Loyalties will be divided and men will fall, as every Saxon kingdom is drawn into the bloodiest battle yet with the Danes; a war which will decide the fate of every king, and the entire English nation.

With The Pagan Lord, New York Times bestselling author Bernard Cornwell-“the reigning king of historical fiction” (USA Today)-continues his magnificent epic of the making of England during the Middle Ages, vividly bringing to life the uneasy alliances, bloody battles, and deadly intrigue that gave birth to the British nation. [from Goodreads]



cornwell Cornwell was born in London in 1944. His father was a Canadian airman, and his mother was English, a member of the Women’s Auxiliary Air Force. He was adopted and brought up in Essex by the Wiggins family, who were members of the Peculiar People, a strict Protestant sect who banned frivolity of all kinds and even medicine. After he left them, he changed his name to his mother’s maiden name, Cornwell.
Cornwell was sent away to Monkton Combe School, attended the University of London, and after graduating, worked as a teacher. He attempted to enlist in the British armed services at least three times, but was rejected on the grounds of myopia.
He then joined BBC’s Nationwide and was promoted to become head of current affairs at BBC Northern Ireland. He then joined Thames Television as editor of Thames News. He relocated to the United States in 1980 after marrying an American. Unable to get a Green Card, he started writing novels, as this did not require a work permit.
As a child, Cornwell loved the novels of C.S. Forester, chronicling the adventures of fictional British naval officer Horatio Hornblower during the Napoleonic Wars, and was surprised to find that there were no such novels following Lord Wellington’s campaign on land. Motivated by the need to support himself in the U.S. through writing, Cornwell decided to write such a series. He named his chief protagonist Richard Sharpe, a rifleman involved in most major battles of the Peninsular War.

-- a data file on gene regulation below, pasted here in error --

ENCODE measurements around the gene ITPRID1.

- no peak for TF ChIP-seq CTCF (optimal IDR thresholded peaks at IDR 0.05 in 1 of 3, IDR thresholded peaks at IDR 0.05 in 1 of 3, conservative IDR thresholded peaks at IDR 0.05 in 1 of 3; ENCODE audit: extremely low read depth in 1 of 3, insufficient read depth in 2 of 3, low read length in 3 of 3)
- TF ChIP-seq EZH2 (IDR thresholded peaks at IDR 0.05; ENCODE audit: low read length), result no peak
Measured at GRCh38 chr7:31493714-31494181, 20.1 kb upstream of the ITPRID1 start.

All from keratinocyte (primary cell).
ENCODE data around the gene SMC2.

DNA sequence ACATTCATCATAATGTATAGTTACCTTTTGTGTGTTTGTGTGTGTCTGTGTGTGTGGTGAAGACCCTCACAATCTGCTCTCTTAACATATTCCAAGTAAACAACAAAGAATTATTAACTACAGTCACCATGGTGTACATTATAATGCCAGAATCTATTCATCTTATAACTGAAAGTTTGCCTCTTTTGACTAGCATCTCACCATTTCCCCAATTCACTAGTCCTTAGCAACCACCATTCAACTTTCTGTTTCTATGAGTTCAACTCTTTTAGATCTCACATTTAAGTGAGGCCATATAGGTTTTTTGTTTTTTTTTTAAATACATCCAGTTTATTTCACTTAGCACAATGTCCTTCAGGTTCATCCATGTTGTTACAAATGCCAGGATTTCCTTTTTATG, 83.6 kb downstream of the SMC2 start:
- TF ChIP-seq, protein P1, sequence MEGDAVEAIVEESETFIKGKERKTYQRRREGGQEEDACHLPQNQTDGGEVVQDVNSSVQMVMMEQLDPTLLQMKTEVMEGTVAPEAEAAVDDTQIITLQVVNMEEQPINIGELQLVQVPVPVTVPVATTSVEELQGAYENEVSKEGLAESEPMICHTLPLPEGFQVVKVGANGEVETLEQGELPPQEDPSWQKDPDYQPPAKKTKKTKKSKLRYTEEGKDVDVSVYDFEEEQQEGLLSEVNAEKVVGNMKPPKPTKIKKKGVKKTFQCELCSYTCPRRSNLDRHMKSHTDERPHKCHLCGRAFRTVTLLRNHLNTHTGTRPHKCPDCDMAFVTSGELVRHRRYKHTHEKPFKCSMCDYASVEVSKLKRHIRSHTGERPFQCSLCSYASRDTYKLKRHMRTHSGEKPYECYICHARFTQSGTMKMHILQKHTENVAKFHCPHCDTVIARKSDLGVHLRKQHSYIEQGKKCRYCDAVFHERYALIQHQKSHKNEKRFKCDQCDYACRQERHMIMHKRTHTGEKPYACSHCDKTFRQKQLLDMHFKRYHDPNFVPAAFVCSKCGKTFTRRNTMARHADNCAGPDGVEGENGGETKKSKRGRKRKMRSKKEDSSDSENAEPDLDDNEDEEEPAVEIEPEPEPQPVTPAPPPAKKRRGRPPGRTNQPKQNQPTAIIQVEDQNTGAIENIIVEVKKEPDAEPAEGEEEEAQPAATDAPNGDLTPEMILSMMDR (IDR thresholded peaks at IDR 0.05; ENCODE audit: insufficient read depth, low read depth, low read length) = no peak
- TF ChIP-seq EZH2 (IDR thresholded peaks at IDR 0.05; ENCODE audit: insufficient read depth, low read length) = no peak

Cornwell wanted to start the series with the Siege of Badajoz but decided instead to start with a couple of “warm-up” novels. These were Sharpe’s Eagle and Sharpe’s Gold, both published in 1981. Sharpe’s Eagle was picked up by a publisher, and Cornwell got a three-book deal. He went on to tell the story of Badajoz in his third Sharpe novel Sharpe’s Company published in 1982.
Cornwell and wife Judy co-wrote a series of novels, published under the pseudonym “Susannah Kells”. These were A Crowning Mercy, published in 1983, Fallen Angels in 1984, and Coat of Arms (aka The Aristocrats) in 1986. (Cornwell’s strict Protestant upbringing informed the background of A Crowning Mercy, which took place during the English Civil War.) He also published Redcoat, an American Revolutionary War novel set in Philadelphia during its 1777 occupation by the British, in 1987.